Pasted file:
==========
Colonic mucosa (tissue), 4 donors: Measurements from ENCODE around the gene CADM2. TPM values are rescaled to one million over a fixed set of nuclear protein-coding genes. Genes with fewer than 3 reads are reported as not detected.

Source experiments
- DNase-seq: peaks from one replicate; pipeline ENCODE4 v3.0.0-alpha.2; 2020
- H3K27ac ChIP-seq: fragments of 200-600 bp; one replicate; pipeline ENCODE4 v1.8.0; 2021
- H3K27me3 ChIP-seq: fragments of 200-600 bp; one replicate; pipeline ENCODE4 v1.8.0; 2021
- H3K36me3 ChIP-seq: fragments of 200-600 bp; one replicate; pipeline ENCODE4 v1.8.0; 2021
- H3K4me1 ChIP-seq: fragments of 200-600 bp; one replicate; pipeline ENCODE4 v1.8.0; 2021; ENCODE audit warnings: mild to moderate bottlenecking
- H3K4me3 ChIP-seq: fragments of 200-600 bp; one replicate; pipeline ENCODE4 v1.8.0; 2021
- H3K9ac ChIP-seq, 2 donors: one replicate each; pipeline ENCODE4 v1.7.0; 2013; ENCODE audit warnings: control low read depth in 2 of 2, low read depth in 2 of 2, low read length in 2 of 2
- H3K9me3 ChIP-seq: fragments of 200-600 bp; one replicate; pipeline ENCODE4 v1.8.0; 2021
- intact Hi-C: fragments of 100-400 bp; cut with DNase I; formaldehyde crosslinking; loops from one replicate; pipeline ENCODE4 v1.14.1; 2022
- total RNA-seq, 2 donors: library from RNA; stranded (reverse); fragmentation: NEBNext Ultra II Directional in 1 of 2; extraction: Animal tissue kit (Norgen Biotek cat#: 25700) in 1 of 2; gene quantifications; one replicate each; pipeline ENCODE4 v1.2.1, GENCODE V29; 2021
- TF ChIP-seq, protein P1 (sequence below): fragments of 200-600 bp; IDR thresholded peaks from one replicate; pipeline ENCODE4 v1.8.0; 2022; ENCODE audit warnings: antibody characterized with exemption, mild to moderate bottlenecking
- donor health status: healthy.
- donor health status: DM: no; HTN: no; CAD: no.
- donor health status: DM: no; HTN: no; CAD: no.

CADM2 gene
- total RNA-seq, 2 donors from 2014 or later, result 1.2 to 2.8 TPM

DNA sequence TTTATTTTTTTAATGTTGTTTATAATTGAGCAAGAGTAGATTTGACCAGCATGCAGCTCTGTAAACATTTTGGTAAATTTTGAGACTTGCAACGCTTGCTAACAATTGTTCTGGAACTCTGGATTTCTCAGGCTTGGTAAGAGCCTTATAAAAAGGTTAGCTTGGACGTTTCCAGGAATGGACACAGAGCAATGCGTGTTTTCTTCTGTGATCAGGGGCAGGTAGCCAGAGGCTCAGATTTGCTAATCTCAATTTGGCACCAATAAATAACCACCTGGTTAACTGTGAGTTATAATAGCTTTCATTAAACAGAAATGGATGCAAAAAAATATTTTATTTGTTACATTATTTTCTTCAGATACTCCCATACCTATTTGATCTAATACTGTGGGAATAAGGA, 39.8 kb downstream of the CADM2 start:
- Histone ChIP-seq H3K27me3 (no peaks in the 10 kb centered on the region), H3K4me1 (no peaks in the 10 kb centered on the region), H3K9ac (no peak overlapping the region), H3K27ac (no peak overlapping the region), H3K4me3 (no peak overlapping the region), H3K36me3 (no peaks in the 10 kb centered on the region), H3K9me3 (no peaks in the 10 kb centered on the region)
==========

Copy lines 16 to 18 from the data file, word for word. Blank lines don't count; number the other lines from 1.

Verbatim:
- donor health status: DM: no; HTN: no; CAD: no.

CADM2 gene
- total RNA-seq, 2 donors from 2014 or later, result 1.2 to 2.8 TPM